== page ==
Towards the end of last year I noticed something odd about how people relate to labels, but forgot about it until writing the previous post.

I refer to myself as bisexual. It doesn’t describe the nuances of my relationship, but it does a good job of conveying ‘attracted to boys and girls’. During two different conversations (both with UK public school boys) I made reference to this and both guys responded by asking ‘How can you be, you’re married?”

The implication being that the way we define ourselves is determined solely by our actions. I hadn’t got onto the non-monogamy label, so they saw a basic relationship between ‘sleeps with boy’ and ‘straight’.

This seems so nonsensical that I’d never considered anyone would think that way, but these examples proved me wrong. I asked the second guy if he considered everyone asexual until they’d lost their virginity, but that seemed to confuse him.

Whether we see labels as naming something innate or something we choose to be – surely they contribute to an overarching understanding of ourselves?

Pondering this got me thinking about my kinky life in Singapore (or lack of). I still describe my relationship as non-monogamous, despite six months of apple pie, mom & pops monogamy.

I am not using the term to describe my actions, rather my potential for action – which I guess is what labels come down to for me. The horny teenaged virgin knows exactly who they want to shag when the moment arises.

Remember when I was moving to S’pore, I said something like ‘If there are any perverts here J and I will find them’? Well there are, and in-between writing and posting this, we did.

Needless to say, I had a big smile on my face this weekend. I fear that saying more would be indiscrete 😉



  The Goldfish wrote @

Folks really don’t get bisexuality. People like the binary of straight/ gay, so as a rule they assume bisexual women are really straight and bisexual men are really gay (if in doubt, our culture assumes a preference for cock!). Even some gay people seem to struggle with the idea of a genuine equal-opportunities lech.

When people do buy it, they often assume that if you’re bisexual, you have a need to have sex with both men and women – that you really can’t be happily monogamous. Whereas to me, that’s kind of like saying that if you’re capable of fancying blondes *and* brunettes, then so long as you’re monogamous with your blonde lover, you’ll always be craving for brunettes.

I would be interested in how it is for you if it’s not too personal a question? During your apple pie periods, do you miss having sex with women particularly, or do you miss having sex with other people in general? Glad you had a perverted weekend. 🙂

  elle wrote @

Hey, it’s the Goldfish! *waves*

Bisexuality does seem to be a tricksy concept. My mother rather disparagingly refers to it as being greedy, and I knew a gay guy who was dismissive (especially as I was in a long-term hetero relationship). I think (I’m postulating) his issue was that I was claiming gay solidarity without going through the struggle for acceptance that people in same-sex relationships face.

Your point about people assuming you need both men and women to be happy if you’re bi explains the confused reactions of the guys I wrote about. I guess the reasoning goes >> bi people need to sleep with both genders >> bi people therefore do not make lifelong commitments to one gender >> this married girl is not bi (and all men are wise & Platonic, &tc).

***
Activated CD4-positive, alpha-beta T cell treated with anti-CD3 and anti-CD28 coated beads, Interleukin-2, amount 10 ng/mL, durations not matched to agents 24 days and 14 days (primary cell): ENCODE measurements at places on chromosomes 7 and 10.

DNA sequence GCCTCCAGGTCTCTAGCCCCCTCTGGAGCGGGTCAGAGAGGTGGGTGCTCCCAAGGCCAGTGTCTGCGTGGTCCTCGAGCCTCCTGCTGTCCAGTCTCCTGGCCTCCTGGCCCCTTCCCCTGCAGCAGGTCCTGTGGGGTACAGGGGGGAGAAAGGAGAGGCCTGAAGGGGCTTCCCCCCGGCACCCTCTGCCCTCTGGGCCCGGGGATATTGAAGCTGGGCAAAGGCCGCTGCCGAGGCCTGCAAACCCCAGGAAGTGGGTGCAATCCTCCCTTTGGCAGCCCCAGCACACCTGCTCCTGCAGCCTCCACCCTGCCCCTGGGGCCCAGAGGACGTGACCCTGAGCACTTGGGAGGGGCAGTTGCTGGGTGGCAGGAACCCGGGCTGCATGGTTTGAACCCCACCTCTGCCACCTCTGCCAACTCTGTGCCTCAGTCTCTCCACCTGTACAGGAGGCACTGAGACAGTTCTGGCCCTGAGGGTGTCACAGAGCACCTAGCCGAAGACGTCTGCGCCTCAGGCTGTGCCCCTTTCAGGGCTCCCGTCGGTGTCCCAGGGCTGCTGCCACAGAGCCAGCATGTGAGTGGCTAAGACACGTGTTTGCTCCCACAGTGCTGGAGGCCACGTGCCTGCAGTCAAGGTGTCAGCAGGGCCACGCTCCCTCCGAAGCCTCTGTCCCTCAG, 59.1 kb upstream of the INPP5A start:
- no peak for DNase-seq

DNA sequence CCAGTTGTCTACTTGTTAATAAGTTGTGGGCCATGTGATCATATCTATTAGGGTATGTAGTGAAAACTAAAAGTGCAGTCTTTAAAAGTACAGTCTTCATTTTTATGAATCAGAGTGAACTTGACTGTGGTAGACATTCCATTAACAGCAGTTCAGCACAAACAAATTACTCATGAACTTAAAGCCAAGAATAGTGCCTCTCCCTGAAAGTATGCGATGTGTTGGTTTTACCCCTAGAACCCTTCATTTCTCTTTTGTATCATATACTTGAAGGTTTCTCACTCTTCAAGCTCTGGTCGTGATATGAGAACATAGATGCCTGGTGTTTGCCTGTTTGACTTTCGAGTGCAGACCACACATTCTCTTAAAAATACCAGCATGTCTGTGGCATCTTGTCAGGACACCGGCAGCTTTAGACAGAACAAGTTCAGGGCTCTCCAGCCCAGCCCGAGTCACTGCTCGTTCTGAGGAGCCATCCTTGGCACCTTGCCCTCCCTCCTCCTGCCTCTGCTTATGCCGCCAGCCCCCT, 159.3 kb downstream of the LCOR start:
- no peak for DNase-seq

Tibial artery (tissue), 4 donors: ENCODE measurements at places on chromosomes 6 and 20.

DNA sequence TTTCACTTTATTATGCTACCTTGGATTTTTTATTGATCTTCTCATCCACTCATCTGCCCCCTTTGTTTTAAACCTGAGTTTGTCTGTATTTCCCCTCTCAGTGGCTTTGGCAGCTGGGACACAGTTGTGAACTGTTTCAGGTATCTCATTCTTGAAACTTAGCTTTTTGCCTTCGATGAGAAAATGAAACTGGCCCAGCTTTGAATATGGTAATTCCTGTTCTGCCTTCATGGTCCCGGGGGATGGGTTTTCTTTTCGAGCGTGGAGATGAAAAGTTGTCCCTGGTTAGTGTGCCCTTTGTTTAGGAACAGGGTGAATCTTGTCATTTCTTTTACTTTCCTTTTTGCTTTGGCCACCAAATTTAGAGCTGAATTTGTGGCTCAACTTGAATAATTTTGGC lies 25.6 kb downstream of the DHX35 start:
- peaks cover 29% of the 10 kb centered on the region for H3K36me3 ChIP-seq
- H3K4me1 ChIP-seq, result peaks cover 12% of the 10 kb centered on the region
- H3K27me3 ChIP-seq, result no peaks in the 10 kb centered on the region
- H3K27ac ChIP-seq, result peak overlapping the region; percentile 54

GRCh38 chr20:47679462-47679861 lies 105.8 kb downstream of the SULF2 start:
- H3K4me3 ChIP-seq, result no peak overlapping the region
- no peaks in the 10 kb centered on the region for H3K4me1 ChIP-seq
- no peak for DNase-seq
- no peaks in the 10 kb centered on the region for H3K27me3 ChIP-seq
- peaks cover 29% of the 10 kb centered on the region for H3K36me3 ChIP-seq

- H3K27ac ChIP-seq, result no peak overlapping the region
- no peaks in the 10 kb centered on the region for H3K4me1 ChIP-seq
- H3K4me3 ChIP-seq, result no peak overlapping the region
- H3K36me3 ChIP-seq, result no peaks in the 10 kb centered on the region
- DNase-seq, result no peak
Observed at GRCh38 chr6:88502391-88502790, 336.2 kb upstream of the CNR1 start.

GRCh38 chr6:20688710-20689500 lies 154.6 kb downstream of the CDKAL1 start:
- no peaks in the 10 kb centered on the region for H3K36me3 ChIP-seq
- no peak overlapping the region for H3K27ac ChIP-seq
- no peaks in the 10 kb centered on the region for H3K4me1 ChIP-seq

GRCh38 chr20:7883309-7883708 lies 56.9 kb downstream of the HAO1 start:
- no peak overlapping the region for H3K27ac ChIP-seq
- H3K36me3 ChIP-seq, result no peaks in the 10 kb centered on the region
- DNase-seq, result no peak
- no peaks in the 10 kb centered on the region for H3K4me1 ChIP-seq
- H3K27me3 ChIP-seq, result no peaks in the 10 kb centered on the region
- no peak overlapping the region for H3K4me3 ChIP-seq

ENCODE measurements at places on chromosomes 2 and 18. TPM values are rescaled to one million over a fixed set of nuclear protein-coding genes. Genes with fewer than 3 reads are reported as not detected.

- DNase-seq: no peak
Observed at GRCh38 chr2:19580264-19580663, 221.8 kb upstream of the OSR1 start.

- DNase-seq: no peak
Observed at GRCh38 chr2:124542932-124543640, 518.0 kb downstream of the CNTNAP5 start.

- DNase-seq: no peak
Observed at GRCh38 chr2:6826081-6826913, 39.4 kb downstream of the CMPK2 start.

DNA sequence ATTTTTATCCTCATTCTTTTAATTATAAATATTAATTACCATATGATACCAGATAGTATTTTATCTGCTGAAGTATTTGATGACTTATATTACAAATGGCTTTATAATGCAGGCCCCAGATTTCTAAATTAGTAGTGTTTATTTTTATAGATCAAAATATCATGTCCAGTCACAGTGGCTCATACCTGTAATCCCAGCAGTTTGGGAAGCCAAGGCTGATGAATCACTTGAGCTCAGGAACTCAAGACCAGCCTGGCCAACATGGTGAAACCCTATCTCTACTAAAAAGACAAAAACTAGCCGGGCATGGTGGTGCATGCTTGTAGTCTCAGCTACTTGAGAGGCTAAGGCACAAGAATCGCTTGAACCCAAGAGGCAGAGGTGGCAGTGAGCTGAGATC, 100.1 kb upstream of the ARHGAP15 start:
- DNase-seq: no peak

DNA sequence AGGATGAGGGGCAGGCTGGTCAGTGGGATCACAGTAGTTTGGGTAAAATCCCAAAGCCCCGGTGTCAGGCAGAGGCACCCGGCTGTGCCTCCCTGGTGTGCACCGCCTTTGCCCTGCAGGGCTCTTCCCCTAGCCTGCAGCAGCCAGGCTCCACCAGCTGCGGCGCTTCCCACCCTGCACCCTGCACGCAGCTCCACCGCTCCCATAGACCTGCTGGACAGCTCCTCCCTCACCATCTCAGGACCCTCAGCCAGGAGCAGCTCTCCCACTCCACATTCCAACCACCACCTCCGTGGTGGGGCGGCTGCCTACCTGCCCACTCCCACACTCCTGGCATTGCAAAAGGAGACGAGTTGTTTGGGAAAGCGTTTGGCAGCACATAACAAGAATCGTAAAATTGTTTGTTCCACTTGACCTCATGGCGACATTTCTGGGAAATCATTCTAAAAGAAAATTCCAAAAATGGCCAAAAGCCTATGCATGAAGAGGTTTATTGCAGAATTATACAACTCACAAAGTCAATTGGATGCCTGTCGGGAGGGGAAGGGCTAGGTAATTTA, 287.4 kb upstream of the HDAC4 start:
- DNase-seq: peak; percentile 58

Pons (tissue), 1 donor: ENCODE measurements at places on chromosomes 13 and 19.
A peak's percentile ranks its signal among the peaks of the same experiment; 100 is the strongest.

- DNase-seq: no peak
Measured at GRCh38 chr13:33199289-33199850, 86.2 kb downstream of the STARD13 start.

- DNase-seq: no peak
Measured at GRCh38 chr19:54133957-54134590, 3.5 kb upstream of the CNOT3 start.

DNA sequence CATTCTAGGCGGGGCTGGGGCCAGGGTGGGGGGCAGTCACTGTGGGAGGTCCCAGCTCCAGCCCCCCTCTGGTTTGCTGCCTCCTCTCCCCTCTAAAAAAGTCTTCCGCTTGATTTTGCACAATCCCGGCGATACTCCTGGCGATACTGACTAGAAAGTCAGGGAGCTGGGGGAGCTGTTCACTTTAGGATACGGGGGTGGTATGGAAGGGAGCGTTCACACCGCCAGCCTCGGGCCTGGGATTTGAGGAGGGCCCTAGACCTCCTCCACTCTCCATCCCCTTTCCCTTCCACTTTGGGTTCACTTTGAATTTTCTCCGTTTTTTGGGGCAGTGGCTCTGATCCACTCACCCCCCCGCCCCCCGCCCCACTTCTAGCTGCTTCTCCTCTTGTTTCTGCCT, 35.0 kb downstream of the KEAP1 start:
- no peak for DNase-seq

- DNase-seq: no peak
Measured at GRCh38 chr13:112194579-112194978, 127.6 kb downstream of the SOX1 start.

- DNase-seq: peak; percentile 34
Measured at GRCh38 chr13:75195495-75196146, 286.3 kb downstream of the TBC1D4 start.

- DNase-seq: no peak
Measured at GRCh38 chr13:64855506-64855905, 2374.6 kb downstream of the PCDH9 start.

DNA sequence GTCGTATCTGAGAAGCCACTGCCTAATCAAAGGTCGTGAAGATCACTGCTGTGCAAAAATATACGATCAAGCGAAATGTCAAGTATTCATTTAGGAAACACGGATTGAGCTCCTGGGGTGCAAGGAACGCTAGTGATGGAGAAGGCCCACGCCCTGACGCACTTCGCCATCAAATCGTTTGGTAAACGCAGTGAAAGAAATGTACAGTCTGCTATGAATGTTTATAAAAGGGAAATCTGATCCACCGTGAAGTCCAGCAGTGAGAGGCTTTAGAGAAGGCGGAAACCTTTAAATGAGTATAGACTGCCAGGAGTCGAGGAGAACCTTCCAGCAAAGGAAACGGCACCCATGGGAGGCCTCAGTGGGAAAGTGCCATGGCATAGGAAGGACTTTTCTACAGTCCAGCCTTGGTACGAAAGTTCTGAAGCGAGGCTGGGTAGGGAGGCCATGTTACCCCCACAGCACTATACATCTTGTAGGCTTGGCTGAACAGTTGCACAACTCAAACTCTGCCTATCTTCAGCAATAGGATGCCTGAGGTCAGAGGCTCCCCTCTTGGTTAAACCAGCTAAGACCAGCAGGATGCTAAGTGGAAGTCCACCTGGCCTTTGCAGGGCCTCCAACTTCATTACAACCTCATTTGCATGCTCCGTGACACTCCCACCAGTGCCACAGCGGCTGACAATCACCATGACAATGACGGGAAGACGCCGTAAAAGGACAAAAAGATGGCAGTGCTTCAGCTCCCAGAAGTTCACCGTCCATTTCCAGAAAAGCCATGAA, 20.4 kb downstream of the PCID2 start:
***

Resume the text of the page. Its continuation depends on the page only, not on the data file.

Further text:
Actually, one of the examples I used to try and counter the guys’ mindset was the other side of your blonde/brunette coin. Monogamous straight men might still appreciate a lovely pair of pulchritudes on a passing woman; a monogamous married bi girl simple does the same. No one has to act on their feelings for them to be there.

My non-monogamy muddies those waters somewhat (incidentally, this blog is a happy repository of too-personal-a-questions, ask away).

If the decision to have an open relationship were driven solely by my bisexuality you would expect that I slept only with other women, which isn’t the case. However, being bi certainly made it easier to get buy-in (to use a cycnical marketing term) for an open relationship, as the first ground the Boy and I explored together was MFF threesomes.

These still make up a large part of the extracurricular sex we have and I def miss sleeping with girls if I don’t do so for a while, so I think it’s likely that bisexuality is a motivation for my lifestyle.

It’s not the motivation though. As I mentioned, I also sleep with guys, and would feel the loss of that freedom acutely. And the foursomes I have generally revert to two MF couples – just ‘straight’ people mixing it up for the sheer enjoyment of it. 🙂

  elle wrote @

being bi certainly made it easier to get buy-in

Cynical marketing term AND crap stealth pun – woo!


if in doubt, our culture assumes a preference for cock

is my hands-down favourite sentence for this week.

  slackpacking wrote @

The quote above is brilliant, I shall retain it for future purposes. Hurray for finding perverts!


  elle wrote @

Sorta related topic – the one-penis-policy in open relationships.

I think this situation does crop up but the article over-simplifies; as some of the commenters point out, this set-up suits some people.

If you interpret penis literally (rather than the intended reference to any involvement with another man – so objectifying!) it applies to me.

I play with guys but have found it suits me better not to do the whole penis > vagina thing. This is my choice, not the Boys, just like where he sticks his cock is his choice.

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